Uber drivers are employees… for now

A recent decision of the Fair Work Commission (FWC) held that Uber drivers are correctly classified as independent contractors, not employees, and are subsequently not entitled to the unfair dismissal protections within the Fair Work Act 2009 Cth (FW Act). [1]

Mr Michail Kaseris (the Applicant) alleged that he was unfairly dismissed from Rasier Pacific V.O.F (Uber) on 11 August 2017.

Rather than decide whether the dismissal was harsh, unjust or unreasonable, the FWC had to first determine whether the Applicant was an employee to be able to access the unfair dismissal jurisdiction.

Uber argued the relationship with the Applicant was missing the wage-work bargain, which is integral to an employment relationship. It also argued that it did not owe legal obligation to the Applicant other than to provide access to the app and to repay cancellation fees to riders. Deputy President Gostencnik of the FWC upheld Uber’s argument that the unfair dismissal application failed on this point alone.

Deputy President Gostencnik held that the relationship between the Applicant and Uber lacked the “fundamental elements of the employment relationship”, being:

  1. The Applicant was not required to perform any work/services for the benefit of Uber. There was no contractual obligation for the Applicant to provide this service and he had the autonomy to choose how much/little work he performed; and
  1. Uber did not make any payment to the Applicant, rather, the Applicant is charged a service fee by Uber for the use of its software.

Deputy President Gostencnik concluded from the above undisputed evidence that the “the work-wages bargain is plainly absent.” This led the FWC to rule that the Applicant was not classified as an employee for the purposes of s. 382 of the FW Act. The Application was dismissed.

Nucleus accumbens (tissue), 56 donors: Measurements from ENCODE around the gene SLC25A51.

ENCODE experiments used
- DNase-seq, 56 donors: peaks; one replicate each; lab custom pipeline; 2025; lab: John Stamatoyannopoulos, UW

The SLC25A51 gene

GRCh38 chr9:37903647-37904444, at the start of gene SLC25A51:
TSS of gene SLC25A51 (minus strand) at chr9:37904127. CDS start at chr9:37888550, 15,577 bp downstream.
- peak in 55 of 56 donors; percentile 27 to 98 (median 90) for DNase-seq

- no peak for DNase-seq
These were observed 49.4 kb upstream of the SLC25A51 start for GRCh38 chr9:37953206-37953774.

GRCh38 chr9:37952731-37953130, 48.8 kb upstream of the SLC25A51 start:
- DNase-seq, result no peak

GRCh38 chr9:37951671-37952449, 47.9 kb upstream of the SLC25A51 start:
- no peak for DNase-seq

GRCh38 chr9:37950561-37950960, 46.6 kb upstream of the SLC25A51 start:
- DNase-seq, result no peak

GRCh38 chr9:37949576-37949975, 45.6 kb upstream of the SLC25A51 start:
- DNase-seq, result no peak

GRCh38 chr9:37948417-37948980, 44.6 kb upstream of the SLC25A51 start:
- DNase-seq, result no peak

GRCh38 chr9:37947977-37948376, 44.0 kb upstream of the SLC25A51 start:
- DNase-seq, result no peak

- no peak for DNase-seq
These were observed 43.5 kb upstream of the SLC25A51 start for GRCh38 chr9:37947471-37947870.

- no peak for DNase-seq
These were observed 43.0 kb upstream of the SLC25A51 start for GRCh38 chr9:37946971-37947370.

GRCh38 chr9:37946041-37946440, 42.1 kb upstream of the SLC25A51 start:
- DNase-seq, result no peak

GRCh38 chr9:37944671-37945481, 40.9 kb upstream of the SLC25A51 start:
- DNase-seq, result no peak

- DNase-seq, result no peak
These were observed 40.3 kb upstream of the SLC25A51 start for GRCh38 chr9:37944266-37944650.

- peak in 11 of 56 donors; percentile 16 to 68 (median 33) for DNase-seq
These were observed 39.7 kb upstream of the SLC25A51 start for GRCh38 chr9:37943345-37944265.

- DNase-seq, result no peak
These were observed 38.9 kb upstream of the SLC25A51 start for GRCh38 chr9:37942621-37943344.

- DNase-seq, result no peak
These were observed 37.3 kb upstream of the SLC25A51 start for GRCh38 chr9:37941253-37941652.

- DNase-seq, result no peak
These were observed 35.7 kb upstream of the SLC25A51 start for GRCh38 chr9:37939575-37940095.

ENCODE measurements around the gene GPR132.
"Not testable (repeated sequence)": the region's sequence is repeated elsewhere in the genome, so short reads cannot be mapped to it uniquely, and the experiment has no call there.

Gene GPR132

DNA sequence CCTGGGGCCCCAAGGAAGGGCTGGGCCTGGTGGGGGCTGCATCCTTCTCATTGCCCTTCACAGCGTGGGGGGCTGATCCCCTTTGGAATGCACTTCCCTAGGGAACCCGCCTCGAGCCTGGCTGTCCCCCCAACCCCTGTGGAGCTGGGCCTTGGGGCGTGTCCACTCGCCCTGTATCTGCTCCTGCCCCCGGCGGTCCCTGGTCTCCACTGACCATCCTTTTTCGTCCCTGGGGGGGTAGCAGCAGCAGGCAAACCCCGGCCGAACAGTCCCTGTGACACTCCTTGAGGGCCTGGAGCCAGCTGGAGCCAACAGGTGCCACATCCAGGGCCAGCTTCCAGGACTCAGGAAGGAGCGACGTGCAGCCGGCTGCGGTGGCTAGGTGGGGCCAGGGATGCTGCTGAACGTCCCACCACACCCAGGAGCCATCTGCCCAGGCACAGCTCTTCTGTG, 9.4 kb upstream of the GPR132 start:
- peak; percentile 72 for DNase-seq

Watch this space

Deputy President Gostencnik noted in his judgement that the ‘traditional’ notions of employment are “outmoded in some senses and are no longer reflective of our current economic circumstances.” More specifically, the tests to satisfy an employment relationship fail to account for factors such as revenue generation/sharing, bargaining power and the extent to which parties are bound to each other in relation to alternative vocations and competitors.

Perhaps the legislature will develop laws to refine traditional notions of employment or broaden protection to participants in the digital economy.”

Deputy President Gostencnik observed that the “traditional” tests of employment will remain standing in the meantime.

If you have any further questions regarding whether to classify workers as independent contractors or employees please do not hesitate to contact Nick Stevens, Megan Cant or Isabella Paganin.

[1] Mr Michail Kaseris v Rasier Pacific V.O.F [2017] FWC 6610 (21 December 2017)

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